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Coronavirus cartoon – myths about how covid-19 started

coronavirus myth cartoon

Covid-19 coronavirus cartoon – a myth about how it started.

A cartoon about the myth that the COVID-19 coronavirus pandemic started because the virus was released from a lab in China.

The person in the cartoon is saying “Here’s a REALLY worrying virus-myth statistic – an incredible 75% of the population don’t believe it started in a lab!”
The point of the cartoon is that people who believe that the virus started in a lab are just as certain that they are right as the people who believe that it wasn’t. The believers in the theory think that they are clear-sighted enough to see round the official obfuscation about the matter.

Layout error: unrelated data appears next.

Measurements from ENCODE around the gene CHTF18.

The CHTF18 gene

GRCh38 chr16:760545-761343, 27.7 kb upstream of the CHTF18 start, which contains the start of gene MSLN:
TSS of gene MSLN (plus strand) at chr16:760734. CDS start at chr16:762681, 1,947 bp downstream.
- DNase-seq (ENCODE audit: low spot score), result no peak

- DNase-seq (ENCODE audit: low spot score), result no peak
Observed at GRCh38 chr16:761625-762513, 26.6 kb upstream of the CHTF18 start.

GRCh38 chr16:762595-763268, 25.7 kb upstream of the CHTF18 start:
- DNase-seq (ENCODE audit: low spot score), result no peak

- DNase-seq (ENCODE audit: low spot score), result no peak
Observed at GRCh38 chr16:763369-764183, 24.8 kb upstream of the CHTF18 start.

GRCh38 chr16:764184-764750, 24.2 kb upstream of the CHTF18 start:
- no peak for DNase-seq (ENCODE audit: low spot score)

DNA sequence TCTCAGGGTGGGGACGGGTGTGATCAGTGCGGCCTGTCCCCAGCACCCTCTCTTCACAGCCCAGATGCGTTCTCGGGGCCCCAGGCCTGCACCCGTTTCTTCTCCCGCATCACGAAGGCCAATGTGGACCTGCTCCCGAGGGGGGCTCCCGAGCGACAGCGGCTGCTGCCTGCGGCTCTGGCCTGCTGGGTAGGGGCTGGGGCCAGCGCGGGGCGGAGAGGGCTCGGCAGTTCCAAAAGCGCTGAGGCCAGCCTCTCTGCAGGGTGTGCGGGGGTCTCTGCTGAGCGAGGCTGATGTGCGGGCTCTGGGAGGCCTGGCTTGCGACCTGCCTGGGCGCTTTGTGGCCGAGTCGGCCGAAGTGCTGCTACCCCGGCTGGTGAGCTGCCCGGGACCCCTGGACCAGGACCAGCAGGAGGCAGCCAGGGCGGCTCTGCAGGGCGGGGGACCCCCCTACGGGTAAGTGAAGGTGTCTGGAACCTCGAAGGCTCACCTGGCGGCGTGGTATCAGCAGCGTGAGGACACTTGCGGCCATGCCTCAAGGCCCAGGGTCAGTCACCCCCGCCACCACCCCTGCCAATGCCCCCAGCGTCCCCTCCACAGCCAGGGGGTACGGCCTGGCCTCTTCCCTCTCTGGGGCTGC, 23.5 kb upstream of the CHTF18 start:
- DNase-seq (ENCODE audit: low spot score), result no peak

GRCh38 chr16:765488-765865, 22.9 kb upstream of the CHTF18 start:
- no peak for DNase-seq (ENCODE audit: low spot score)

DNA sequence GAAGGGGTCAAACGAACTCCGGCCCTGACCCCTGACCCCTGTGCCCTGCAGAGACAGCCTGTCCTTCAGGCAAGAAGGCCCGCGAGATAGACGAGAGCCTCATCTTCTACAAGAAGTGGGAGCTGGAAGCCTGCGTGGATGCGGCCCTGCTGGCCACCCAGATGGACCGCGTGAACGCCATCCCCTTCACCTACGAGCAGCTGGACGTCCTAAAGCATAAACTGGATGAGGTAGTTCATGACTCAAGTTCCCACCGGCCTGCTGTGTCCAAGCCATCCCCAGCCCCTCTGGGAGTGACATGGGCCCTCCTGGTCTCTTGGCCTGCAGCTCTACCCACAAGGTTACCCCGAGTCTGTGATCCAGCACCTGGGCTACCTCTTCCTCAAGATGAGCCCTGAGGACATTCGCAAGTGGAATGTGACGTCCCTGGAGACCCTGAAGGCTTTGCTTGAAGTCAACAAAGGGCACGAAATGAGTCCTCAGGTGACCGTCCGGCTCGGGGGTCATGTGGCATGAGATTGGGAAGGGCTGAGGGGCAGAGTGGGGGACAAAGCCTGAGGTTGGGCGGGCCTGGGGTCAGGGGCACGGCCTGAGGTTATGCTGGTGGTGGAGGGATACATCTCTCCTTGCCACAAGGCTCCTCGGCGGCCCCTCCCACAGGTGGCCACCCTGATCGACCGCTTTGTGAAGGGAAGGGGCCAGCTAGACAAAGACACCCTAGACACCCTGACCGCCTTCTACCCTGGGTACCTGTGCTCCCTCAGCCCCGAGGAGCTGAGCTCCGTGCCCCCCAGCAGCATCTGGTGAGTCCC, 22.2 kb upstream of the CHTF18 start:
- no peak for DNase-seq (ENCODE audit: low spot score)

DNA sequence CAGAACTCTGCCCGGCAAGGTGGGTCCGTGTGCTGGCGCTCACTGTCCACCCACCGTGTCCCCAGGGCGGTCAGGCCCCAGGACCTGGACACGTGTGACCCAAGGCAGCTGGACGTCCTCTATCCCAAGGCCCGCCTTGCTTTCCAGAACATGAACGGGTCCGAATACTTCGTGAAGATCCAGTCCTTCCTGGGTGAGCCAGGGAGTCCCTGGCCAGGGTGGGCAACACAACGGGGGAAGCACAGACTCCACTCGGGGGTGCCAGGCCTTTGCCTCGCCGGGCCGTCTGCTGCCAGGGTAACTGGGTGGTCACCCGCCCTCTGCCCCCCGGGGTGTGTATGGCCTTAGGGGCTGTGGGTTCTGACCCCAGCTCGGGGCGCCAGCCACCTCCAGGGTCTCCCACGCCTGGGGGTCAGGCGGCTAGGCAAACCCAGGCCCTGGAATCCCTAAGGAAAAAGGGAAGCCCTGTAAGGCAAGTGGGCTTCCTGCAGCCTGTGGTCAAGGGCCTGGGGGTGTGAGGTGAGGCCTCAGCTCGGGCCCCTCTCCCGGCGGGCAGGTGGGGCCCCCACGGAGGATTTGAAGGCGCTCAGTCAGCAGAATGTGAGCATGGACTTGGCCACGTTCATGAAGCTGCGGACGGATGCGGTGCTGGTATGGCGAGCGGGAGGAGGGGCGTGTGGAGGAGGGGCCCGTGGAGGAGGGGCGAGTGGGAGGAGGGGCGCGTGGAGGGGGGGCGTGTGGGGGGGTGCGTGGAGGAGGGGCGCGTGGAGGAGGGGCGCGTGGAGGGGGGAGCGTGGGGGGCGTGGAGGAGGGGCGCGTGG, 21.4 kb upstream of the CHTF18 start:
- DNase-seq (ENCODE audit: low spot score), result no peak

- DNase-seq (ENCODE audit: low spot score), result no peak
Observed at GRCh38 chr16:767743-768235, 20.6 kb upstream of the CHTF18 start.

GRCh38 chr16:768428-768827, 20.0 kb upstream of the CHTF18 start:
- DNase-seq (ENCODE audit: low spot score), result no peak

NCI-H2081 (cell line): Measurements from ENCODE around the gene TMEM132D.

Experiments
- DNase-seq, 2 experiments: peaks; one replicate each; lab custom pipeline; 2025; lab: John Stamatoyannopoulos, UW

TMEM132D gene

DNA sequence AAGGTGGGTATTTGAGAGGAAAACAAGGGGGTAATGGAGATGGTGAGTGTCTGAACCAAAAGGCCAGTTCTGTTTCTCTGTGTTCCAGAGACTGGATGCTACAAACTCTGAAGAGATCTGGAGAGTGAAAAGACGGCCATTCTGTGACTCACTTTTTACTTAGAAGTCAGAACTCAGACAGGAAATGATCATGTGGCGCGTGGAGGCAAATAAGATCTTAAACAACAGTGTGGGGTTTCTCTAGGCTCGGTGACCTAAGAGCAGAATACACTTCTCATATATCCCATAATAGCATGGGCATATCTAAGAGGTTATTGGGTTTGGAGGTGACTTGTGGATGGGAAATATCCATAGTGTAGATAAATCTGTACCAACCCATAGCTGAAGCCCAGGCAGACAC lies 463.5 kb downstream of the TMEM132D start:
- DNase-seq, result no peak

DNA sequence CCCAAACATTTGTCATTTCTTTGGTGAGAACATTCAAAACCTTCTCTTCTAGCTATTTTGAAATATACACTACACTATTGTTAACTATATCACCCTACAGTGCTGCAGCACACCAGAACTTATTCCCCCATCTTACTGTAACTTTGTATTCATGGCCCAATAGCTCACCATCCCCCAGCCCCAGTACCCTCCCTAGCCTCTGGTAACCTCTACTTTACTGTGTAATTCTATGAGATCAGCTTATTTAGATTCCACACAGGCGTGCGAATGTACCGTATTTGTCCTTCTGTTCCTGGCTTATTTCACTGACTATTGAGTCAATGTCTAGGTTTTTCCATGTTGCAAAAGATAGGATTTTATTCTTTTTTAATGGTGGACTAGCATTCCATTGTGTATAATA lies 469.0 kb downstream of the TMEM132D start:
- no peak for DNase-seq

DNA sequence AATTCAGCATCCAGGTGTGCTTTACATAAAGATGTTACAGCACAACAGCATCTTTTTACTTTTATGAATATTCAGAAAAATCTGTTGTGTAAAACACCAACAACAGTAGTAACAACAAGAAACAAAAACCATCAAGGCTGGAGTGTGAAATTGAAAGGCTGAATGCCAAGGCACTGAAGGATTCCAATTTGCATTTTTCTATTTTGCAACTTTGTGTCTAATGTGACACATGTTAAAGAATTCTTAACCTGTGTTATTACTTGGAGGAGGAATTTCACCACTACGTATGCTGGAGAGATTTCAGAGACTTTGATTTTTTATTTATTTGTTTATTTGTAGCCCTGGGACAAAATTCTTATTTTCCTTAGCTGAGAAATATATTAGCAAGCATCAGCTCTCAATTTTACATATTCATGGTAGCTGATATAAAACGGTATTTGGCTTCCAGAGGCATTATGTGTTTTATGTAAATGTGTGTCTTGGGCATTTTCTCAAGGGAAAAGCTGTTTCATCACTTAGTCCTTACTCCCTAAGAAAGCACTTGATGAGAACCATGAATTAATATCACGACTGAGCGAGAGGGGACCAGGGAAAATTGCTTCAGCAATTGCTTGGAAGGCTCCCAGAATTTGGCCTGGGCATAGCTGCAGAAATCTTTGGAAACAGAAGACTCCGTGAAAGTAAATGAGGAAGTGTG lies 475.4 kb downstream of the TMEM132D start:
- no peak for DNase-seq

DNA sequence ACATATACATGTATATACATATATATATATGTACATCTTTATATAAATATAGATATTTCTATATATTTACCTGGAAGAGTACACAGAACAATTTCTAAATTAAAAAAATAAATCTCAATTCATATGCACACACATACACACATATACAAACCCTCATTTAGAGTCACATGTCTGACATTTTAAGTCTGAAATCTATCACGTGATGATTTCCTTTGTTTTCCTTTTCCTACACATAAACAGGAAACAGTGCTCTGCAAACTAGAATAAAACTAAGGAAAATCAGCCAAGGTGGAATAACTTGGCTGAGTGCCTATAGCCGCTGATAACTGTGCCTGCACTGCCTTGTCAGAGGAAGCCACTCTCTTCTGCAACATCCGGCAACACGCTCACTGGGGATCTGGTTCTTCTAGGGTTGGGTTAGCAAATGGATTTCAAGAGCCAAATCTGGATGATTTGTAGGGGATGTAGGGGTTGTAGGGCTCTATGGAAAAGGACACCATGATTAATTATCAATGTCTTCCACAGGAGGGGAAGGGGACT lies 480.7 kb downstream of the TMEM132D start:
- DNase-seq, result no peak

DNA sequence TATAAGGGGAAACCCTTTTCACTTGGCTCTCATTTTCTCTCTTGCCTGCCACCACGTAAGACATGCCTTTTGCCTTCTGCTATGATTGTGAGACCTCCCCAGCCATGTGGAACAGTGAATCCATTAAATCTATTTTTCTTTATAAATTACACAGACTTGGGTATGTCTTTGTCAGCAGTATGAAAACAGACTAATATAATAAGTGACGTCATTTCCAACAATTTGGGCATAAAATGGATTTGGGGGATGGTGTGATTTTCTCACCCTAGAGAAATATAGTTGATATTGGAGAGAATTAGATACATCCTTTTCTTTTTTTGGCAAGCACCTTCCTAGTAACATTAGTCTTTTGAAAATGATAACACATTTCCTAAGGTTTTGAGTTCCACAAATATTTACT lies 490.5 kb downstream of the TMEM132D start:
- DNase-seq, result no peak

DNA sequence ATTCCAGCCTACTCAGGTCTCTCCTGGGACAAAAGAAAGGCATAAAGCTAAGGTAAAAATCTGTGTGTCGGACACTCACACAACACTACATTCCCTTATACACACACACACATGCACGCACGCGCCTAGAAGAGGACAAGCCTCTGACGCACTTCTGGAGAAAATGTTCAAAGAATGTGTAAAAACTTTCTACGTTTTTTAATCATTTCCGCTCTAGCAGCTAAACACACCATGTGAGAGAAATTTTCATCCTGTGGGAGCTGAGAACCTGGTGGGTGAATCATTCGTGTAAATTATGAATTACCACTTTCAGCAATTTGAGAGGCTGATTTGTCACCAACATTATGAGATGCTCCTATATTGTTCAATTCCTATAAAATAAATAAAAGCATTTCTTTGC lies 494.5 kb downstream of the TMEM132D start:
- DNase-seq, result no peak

A cartoon about conspiracy theories, gullibility, psychological delusion.
Drawn: April 2020
Cartoon reference number: a773

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Electric powered cars cartoon

electric car cartoon

Electric cars cartoon
Sustainable energy cartoon

A cartoon showing electrically powered cars filling with fuel at a filling station. Instead of filling at petrol pumps they are filling at a small electricity pylon

Although this cartoon doesn’t make a comment on the use of electricity to power vehicles, I suspect that it won’t turn out to be as sustainable as its advocates claim.
A cartoon about the environment, ecology, transport systems, hybrid cars, oil-free economy, battery power, fossil fuel dependency, power supply, energy sources.

Drawn: 2011

Cartoon reference number: env061

You can find a colour version of this cartoon here.